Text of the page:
So part of the process of creating a character is doing what is known as UV mapping.
Basically giving each Vertice its own coordinates within UV space so that when texture is applied it is evenly and properly distributed.
UV Mapping was never one of my strong points…I HATED IT…It was just a time consuming exercise that I never saw as important. I always planar mapped, cylindrical or spherical mapped my geometry and then wondered why the texture map would “Stretch” in some places or copy onto another part of the character…tsk tsk….Such a Noob I was.
My first experience in UV mapping was actually for a 3D image entitled “Neck Romancers” (see what I did there?)
Here you can see the UV Mapping and Texture placement progress:
And here you can see Progress of touching up the final render:
The Final image can be seen here: FINAL IMAGE
Yeah. It is a strange image and the Character concepts are out of left field, but this project really got me to understand the importance of UV mapping.
I was more confident that I could get a finished character now that I knew I could apply a custom texture. After tackling this project I went on to model Boris.
Boris of course was far more challenging. Areas like the fingers are especially tricky. Maybe there is a specific way to do those that I have not discovered as yet. Tutorials are great and easy to find, but TRUST me, they can only get you so far. I find that most animators will withhold vital trade secrets, especially the academically learned ones.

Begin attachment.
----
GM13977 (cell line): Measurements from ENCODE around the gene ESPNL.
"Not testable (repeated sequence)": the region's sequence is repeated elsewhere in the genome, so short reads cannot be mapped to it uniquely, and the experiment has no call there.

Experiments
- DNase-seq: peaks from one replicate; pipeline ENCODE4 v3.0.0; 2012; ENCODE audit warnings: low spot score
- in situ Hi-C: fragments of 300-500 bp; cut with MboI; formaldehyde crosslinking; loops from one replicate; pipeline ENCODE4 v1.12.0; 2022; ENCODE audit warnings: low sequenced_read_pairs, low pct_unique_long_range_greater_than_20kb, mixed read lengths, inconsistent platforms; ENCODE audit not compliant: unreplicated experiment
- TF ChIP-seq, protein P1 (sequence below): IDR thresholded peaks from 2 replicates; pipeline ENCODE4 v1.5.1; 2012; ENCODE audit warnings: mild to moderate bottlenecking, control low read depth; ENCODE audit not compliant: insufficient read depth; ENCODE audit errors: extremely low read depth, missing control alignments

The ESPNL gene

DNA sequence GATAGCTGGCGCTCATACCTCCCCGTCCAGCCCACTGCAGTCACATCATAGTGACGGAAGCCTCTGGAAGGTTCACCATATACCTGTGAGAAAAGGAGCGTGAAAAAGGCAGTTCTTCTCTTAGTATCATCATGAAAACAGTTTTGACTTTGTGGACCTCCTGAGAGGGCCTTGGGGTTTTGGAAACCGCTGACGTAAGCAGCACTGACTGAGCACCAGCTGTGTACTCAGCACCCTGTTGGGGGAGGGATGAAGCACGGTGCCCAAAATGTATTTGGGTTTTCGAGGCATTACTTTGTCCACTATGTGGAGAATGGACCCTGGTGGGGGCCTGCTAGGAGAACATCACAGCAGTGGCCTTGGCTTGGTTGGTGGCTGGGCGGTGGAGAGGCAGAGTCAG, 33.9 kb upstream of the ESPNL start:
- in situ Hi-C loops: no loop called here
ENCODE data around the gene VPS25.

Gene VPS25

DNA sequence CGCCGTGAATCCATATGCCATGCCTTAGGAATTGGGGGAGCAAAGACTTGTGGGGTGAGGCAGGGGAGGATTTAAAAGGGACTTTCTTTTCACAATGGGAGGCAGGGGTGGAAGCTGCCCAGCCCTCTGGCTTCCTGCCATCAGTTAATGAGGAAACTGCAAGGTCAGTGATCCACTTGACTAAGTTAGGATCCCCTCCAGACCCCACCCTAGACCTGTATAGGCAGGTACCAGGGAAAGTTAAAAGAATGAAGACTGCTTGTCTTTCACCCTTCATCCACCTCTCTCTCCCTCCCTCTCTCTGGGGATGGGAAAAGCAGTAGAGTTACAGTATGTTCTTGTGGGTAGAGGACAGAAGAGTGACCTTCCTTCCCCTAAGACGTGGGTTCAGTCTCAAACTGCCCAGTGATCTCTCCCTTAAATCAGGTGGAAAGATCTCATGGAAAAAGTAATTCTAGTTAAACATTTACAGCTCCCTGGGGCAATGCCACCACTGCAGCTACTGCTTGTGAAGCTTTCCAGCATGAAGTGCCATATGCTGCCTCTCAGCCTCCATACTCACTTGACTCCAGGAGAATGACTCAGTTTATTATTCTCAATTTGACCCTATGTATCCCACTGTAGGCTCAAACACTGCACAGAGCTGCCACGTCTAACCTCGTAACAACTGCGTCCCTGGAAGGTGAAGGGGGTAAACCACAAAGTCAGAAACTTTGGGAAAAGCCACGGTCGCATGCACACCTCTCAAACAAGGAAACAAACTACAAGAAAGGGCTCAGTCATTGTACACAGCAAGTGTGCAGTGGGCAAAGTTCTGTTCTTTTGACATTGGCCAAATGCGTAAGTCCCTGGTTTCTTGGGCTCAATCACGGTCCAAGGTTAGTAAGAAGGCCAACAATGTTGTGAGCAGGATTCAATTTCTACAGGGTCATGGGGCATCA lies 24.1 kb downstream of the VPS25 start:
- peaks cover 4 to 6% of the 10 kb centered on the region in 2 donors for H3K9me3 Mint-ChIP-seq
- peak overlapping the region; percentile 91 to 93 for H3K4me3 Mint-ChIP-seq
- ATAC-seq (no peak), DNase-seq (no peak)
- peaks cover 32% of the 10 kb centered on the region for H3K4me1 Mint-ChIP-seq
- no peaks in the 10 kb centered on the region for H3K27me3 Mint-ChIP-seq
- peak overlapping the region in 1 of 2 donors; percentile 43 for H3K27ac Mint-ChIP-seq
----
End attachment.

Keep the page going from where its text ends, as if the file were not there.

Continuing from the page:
On the right you can see that the Female…uh…thing…character has those zebra like lines on her face and the vague moire pattern on her serpentine neck. This is basically the very same checker pattern on the left character. What’s the difference? UV mapping…The left male Character has UV mapping applied and the Female character does not. I have not yet laid out the UVs so that they distribute the pattern evenly. So if I tried applying an image to the character, it would be severely distorted and basically unrecognizable. The aim of using the checker pattern is to basically get the squares to be as “Square” as possible. The less distorted each square, the better the map.
While the process seems convoluted and time consuming, it is actually quite easy once you get the hang of it and know what you are doing, and once you see the results, you will be able to appreciate the necessity of the process altogether. So watch and enjoy….also, feel free to leave any questions 🙂